Today -- July 1 -- is the publication date for The Rhesus Chart, the fifth in the Laundry Files series by Charles Stross.
How the first two Laundry Files books came to be published by Golden Gryphon Press I have written about at length in my blog post of December 10, 2009. But suffice to say that when Charlie and I first met, albeit briefly, at the ConJosé WorldCon in 2002, I asked for an original novella, and Charlie offered me a novel that crossed so many genres that his agent, he said, didn't know what to do with it. Fortunately, I did, and the rest, as they say, is Laundry Files history. The Atrocity Archives turned out to be an ideal book for a small press publisher. The first print run of 3,000 hardcovers sold out in about three months, so the book had a second hardcover printing. Not too shabby for a small press that was then publishing six hardcovers per year.
I've been fortunate to have worked on all five Laundry Files novels, even when book 3, The Fuller Memorandum, was acquired and published by Ace Books. I've written about all three Ace Laundry Files novels within this blog, but you may find of special interest (especially if you are a writer) my blog post of exactly two years ago, on The Apocalypse Codex, entitled "Doing Charles Stross's Laundry with Style."
But back to The Rhesus Chart... How can you go wrong with a novel that opens with the following line:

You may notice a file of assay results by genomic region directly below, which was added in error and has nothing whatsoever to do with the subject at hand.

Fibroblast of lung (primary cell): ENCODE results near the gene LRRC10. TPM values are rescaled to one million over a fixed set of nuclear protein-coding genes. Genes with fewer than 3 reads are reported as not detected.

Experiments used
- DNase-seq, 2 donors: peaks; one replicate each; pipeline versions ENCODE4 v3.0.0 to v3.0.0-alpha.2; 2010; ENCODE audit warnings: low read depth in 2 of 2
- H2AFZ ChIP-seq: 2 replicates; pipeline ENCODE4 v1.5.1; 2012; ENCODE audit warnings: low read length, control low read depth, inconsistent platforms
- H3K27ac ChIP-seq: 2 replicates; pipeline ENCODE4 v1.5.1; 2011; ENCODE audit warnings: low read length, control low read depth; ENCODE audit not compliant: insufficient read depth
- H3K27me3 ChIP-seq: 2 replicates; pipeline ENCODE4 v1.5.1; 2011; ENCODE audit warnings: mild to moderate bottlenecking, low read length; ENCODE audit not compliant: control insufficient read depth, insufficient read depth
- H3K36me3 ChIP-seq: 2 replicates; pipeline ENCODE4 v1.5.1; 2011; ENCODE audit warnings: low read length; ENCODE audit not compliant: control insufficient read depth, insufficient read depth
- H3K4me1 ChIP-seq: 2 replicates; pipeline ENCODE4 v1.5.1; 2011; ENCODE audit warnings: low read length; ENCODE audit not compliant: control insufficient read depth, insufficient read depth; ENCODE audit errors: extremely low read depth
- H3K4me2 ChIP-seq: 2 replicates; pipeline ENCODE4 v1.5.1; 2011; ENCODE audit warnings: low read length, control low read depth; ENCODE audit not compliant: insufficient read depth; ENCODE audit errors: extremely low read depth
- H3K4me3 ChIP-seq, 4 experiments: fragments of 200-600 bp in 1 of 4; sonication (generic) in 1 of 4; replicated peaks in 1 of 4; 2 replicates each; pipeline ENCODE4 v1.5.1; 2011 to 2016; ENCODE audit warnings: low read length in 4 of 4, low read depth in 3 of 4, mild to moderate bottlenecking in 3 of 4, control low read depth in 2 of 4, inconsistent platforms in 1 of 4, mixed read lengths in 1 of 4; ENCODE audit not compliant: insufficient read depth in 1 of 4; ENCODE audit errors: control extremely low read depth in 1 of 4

"Don't be silly, Bob," said Mo, "everybody knows vampires don't exist."
The Rhesus Chart was recently graced with a starred Kirkus review. Let me repeat that: a starred Kirkus review. A review by Kirkus is difficult enough to come by, but a starred review? Now that's a treat. The review was posted online on June 5 and appeared in the June 15 issue of Kirkus Reivews. Here's a taste:
Fast-tracked into management after recent successes, Bob grows suspicious when a whiz-kid team of investment bankers which calls itself the Scrum discovers an algorithm that promises to make its members billions in profits but whose unfortunate side effect...is to turn them into vampires. (The supreme irony of this will be lost on few readers.) An added complication for Bob is that the Scrum's ringleader, Mhari Murphy, is an ex-girlfriend. More peculiar yet, why is everybody in the Laundry convinced that vampires don't exist? Bob's superiors take prompt action—and form a committee. Laundry regulars by now will be familiar with Stross' trademark sardonic, provocative, disturbing, allusion-filled narrative. And, here, with a structure strongly reminiscent of Len Deighton's early spy novels, the tone grows markedly grimmer, with several significant casualties and tragedies, perhaps in preparation for Angleton's [Bob's superior] feared CASE NIGHTMARE GREEN.Stross at the top of his game—which is to say, few do it better. Pounce!
Courtesy of the author Charles Stross and Ace Books, the entire first chapter of The Rhesus Chart has been posted online for your reading pleasure. If you are unfamiliar with the Laundry Files tales, The Rhesus Chart is actually a good place to start.